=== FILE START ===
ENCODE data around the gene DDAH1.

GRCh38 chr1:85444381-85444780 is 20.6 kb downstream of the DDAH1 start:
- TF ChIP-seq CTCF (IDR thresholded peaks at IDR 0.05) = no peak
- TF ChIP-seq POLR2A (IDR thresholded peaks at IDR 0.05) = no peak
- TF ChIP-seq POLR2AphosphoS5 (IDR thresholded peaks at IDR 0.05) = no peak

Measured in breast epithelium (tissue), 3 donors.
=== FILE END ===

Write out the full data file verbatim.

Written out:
ENCODE data around the gene DDAH1.

GRCh38 chr1:85444381-85444780 is 20.6 kb downstream of the DDAH1 start:
- TF ChIP-seq CTCF (IDR thresholded peaks at IDR 0.05) = no peak
- TF ChIP-seq POLR2A (IDR thresholded peaks at IDR 0.05) = no peak
- TF ChIP-seq POLR2AphosphoS5 (IDR thresholded peaks at IDR 0.05) = no peak

Measured in breast epithelium (tissue), 3 donors.